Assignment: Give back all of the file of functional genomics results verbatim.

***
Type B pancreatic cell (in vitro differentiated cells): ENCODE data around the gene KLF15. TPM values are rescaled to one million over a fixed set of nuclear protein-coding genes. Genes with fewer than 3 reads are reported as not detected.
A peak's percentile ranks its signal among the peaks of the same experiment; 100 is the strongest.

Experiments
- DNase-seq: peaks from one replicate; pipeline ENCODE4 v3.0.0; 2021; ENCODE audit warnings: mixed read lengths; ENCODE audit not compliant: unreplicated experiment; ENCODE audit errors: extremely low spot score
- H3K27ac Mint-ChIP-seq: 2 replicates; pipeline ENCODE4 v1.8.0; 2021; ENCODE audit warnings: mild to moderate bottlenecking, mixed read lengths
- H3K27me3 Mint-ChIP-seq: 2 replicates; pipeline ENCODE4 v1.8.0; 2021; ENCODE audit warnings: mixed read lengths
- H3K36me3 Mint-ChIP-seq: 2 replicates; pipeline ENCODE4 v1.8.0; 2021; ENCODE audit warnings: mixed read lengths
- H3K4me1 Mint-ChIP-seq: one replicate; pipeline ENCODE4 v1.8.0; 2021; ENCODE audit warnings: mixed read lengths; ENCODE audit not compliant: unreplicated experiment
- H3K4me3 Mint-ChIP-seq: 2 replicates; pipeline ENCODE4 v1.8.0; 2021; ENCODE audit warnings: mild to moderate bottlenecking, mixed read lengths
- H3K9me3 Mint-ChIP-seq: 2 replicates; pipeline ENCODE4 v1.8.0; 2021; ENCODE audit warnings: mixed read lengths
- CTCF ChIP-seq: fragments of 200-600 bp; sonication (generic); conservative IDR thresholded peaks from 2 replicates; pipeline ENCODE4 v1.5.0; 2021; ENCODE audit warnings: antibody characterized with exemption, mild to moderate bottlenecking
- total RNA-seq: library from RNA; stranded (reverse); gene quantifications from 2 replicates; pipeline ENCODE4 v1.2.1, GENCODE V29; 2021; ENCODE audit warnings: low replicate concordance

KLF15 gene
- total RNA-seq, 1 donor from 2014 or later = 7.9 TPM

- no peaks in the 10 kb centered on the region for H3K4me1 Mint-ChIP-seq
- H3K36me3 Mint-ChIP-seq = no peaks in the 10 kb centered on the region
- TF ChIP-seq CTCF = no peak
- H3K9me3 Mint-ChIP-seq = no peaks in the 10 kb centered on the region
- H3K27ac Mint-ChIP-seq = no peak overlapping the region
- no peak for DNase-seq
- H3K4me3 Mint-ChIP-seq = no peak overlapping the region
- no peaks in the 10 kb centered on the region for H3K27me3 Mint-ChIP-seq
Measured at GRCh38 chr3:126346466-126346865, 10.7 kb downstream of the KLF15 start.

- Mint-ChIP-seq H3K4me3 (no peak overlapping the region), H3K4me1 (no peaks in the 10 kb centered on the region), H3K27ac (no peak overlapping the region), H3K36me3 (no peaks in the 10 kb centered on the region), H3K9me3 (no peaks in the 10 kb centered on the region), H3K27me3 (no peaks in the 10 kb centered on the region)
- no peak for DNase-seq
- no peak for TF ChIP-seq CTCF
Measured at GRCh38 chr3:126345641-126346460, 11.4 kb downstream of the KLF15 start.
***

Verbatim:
Type B pancreatic cell (in vitro differentiated cells): ENCODE data around the gene KLF15. TPM values are rescaled to one million over a fixed set of nuclear protein-coding genes. Genes with fewer than 3 reads are reported as not detected.
A peak's percentile ranks its signal among the peaks of the same experiment; 100 is the strongest.

Experiments
- DNase-seq: peaks from one replicate; pipeline ENCODE4 v3.0.0; 2021; ENCODE audit warnings: mixed read lengths; ENCODE audit not compliant: unreplicated experiment; ENCODE audit errors: extremely low spot score
- H3K27ac Mint-ChIP-seq: 2 replicates; pipeline ENCODE4 v1.8.0; 2021; ENCODE audit warnings: mild to moderate bottlenecking, mixed read lengths
- H3K27me3 Mint-ChIP-seq: 2 replicates; pipeline ENCODE4 v1.8.0; 2021; ENCODE audit warnings: mixed read lengths
- H3K36me3 Mint-ChIP-seq: 2 replicates; pipeline ENCODE4 v1.8.0; 2021; ENCODE audit warnings: mixed read lengths
- H3K4me1 Mint-ChIP-seq: one replicate; pipeline ENCODE4 v1.8.0; 2021; ENCODE audit warnings: mixed read lengths; ENCODE audit not compliant: unreplicated experiment
- H3K4me3 Mint-ChIP-seq: 2 replicates; pipeline ENCODE4 v1.8.0; 2021; ENCODE audit warnings: mild to moderate bottlenecking, mixed read lengths
- H3K9me3 Mint-ChIP-seq: 2 replicates; pipeline ENCODE4 v1.8.0; 2021; ENCODE audit warnings: mixed read lengths
- CTCF ChIP-seq: fragments of 200-600 bp; sonication (generic); conservative IDR thresholded peaks from 2 replicates; pipeline ENCODE4 v1.5.0; 2021; ENCODE audit warnings: antibody characterized with exemption, mild to moderate bottlenecking
- total RNA-seq: library from RNA; stranded (reverse); gene quantifications from 2 replicates; pipeline ENCODE4 v1.2.1, GENCODE V29; 2021; ENCODE audit warnings: low replicate concordance

KLF15 gene
- total RNA-seq, 1 donor from 2014 or later = 7.9 TPM

- no peaks in the 10 kb centered on the region for H3K4me1 Mint-ChIP-seq
- H3K36me3 Mint-ChIP-seq = no peaks in the 10 kb centered on the region
- TF ChIP-seq CTCF = no peak
- H3K9me3 Mint-ChIP-seq = no peaks in the 10 kb centered on the region
- H3K27ac Mint-ChIP-seq = no peak overlapping the region
- no peak for DNase-seq
- H3K4me3 Mint-ChIP-seq = no peak overlapping the region
- no peaks in the 10 kb centered on the region for H3K27me3 Mint-ChIP-seq
Measured at GRCh38 chr3:126346466-126346865, 10.7 kb downstream of the KLF15 start.

- Mint-ChIP-seq H3K4me3 (no peak overlapping the region), H3K4me1 (no peaks in the 10 kb centered on the region), H3K27ac (no peak overlapping the region), H3K36me3 (no peaks in the 10 kb centered on the region), H3K9me3 (no peaks in the 10 kb centered on the region), H3K27me3 (no peaks in the 10 kb centered on the region)
- no peak for DNase-seq
- no peak for TF ChIP-seq CTCF
Measured at GRCh38 chr3:126345641-126346460, 11.4 kb downstream of the KLF15 start.